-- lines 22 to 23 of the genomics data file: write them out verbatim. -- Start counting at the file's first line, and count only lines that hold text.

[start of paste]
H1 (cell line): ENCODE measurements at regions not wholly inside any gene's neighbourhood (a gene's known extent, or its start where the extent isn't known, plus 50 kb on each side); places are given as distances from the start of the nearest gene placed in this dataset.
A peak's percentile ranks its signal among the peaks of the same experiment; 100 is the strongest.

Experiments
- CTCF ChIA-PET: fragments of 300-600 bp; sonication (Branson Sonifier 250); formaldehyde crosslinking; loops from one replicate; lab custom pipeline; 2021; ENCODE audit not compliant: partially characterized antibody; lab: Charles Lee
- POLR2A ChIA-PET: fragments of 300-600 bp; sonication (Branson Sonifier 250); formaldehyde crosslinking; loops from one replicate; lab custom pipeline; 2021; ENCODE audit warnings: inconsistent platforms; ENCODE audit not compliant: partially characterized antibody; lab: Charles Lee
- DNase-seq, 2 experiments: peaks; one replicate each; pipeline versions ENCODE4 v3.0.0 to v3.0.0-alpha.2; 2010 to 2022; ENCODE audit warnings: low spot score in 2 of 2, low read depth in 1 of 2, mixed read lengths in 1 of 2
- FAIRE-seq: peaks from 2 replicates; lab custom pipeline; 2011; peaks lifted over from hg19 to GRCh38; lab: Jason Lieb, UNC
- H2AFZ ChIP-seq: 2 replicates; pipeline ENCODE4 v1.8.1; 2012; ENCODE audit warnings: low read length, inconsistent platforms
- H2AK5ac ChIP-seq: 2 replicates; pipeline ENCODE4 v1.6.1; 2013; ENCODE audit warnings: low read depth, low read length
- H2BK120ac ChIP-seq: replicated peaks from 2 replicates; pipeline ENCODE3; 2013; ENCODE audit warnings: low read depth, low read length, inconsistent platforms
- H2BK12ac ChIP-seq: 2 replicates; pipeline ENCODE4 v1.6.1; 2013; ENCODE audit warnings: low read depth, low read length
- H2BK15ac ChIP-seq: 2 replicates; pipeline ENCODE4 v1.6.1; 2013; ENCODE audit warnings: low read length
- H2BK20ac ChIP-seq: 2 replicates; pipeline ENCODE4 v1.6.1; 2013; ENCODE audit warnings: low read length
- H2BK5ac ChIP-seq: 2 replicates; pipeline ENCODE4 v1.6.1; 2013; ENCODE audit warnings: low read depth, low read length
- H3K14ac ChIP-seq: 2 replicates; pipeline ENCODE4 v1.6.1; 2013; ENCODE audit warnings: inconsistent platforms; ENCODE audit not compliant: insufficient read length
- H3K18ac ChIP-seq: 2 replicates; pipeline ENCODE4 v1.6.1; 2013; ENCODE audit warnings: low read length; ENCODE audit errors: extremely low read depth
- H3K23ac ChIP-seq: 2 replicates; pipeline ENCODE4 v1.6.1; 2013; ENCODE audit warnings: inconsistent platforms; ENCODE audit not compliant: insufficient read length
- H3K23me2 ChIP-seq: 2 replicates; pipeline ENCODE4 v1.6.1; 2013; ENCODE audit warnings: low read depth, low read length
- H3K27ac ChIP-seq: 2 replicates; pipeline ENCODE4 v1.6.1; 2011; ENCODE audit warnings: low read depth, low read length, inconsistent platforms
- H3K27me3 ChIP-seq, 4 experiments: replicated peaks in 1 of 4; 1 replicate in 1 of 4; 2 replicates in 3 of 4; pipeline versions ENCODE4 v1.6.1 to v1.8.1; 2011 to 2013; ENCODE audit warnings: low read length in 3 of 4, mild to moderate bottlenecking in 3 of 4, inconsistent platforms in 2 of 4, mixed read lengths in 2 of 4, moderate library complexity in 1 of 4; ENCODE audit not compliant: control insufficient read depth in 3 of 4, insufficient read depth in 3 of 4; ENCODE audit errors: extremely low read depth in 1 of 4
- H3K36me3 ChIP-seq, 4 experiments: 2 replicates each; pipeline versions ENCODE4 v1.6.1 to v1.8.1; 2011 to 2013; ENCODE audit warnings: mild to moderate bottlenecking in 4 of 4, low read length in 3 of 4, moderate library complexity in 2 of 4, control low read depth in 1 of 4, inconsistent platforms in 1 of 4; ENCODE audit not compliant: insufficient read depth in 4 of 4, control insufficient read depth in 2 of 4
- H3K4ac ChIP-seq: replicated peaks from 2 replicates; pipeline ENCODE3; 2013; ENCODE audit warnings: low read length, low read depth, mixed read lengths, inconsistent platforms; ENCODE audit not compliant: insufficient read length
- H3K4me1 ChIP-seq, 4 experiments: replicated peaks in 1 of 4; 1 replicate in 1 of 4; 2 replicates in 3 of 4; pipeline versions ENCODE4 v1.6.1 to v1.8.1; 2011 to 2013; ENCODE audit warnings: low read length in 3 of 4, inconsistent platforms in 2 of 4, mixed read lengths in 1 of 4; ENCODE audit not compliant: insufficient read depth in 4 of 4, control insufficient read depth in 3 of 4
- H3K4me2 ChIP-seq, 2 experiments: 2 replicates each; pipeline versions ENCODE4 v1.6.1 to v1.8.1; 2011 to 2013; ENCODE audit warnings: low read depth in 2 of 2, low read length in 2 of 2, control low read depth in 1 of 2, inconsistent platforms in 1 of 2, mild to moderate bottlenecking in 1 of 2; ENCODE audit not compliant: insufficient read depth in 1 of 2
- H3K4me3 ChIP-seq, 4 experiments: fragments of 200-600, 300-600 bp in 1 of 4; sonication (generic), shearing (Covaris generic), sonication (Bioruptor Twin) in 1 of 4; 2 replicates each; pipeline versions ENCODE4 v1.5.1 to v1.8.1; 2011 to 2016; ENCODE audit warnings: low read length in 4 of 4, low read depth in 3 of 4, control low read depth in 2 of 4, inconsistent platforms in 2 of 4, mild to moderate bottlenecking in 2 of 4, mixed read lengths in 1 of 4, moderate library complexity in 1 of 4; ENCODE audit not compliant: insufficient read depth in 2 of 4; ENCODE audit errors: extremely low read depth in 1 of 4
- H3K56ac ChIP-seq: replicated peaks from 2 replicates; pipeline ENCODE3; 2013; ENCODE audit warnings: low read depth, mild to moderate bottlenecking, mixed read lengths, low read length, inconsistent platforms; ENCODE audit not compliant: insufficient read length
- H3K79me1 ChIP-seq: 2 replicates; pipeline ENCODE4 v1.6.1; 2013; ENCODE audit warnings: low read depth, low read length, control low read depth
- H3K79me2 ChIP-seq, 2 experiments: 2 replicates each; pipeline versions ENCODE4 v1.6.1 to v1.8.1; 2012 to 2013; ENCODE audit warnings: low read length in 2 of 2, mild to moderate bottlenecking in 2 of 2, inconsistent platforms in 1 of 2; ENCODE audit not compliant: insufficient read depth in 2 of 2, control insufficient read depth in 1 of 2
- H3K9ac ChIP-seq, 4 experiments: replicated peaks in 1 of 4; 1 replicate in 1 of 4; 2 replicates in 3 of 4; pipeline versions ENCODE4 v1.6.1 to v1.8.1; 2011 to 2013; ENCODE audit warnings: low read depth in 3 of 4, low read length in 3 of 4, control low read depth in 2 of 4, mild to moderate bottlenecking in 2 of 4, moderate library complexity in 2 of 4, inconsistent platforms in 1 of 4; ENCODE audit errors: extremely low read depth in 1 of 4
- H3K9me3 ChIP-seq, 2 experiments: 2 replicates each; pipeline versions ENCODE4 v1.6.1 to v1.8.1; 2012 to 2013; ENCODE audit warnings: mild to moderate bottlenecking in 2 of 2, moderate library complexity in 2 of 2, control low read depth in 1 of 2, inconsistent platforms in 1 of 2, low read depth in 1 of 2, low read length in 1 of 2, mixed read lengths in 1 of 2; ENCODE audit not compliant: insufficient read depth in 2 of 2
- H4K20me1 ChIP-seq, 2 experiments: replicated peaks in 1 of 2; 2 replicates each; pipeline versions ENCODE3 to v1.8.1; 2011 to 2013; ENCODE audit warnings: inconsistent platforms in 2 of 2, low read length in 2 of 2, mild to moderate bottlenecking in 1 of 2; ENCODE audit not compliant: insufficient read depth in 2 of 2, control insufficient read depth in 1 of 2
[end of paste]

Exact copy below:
- H3K4ac ChIP-seq: replicated peaks from 2 replicates; pipeline ENCODE3; 2013; ENCODE audit warnings: low read length, low read depth, mixed read lengths, inconsistent platforms; ENCODE audit not compliant: insufficient read length
- H3K4me1 ChIP-seq, 4 experiments: replicated peaks in 1 of 4; 1 replicate in 1 of 4; 2 replicates in 3 of 4; pipeline versions ENCODE4 v1.6.1 to v1.8.1; 2011 to 2013; ENCODE audit warnings: low read length in 3 of 4, inconsistent platforms in 2 of 4, mixed read lengths in 1 of 4; ENCODE audit not compliant: insufficient read depth in 4 of 4, control insufficient read depth in 3 of 4